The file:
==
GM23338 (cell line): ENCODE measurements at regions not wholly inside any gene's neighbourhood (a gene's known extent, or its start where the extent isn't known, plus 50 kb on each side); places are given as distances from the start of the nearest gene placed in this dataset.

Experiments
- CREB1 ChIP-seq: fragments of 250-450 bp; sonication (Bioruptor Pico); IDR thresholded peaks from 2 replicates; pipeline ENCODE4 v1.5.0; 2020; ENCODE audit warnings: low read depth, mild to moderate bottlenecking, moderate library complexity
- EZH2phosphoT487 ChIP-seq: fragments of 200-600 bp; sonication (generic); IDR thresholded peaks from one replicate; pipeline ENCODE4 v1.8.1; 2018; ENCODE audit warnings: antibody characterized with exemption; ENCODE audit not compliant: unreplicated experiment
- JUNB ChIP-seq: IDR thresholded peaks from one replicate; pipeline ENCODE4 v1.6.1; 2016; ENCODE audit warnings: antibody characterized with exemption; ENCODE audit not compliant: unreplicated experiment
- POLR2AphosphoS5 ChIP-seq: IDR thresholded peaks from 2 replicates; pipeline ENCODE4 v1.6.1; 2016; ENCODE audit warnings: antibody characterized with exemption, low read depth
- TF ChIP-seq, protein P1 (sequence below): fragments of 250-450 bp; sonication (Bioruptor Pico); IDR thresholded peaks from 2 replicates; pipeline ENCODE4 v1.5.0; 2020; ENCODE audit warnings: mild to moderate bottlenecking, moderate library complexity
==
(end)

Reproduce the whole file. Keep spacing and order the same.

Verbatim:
GM23338 (cell line): ENCODE measurements at regions not wholly inside any gene's neighbourhood (a gene's known extent, or its start where the extent isn't known, plus 50 kb on each side); places are given as distances from the start of the nearest gene placed in this dataset.

Experiments
- CREB1 ChIP-seq: fragments of 250-450 bp; sonication (Bioruptor Pico); IDR thresholded peaks from 2 replicates; pipeline ENCODE4 v1.5.0; 2020; ENCODE audit warnings: low read depth, mild to moderate bottlenecking, moderate library complexity
- EZH2phosphoT487 ChIP-seq: fragments of 200-600 bp; sonication (generic); IDR thresholded peaks from one replicate; pipeline ENCODE4 v1.8.1; 2018; ENCODE audit warnings: antibody characterized with exemption; ENCODE audit not compliant: unreplicated experiment
- JUNB ChIP-seq: IDR thresholded peaks from one replicate; pipeline ENCODE4 v1.6.1; 2016; ENCODE audit warnings: antibody characterized with exemption; ENCODE audit not compliant: unreplicated experiment
- POLR2AphosphoS5 ChIP-seq: IDR thresholded peaks from 2 replicates; pipeline ENCODE4 v1.6.1; 2016; ENCODE audit warnings: antibody characterized with exemption, low read depth
- TF ChIP-seq, protein P1 (sequence below): fragments of 250-450 bp; sonication (Bioruptor Pico); IDR thresholded peaks from 2 replicates; pipeline ENCODE4 v1.5.0; 2020; ENCODE audit warnings: mild to moderate bottlenecking, moderate library complexity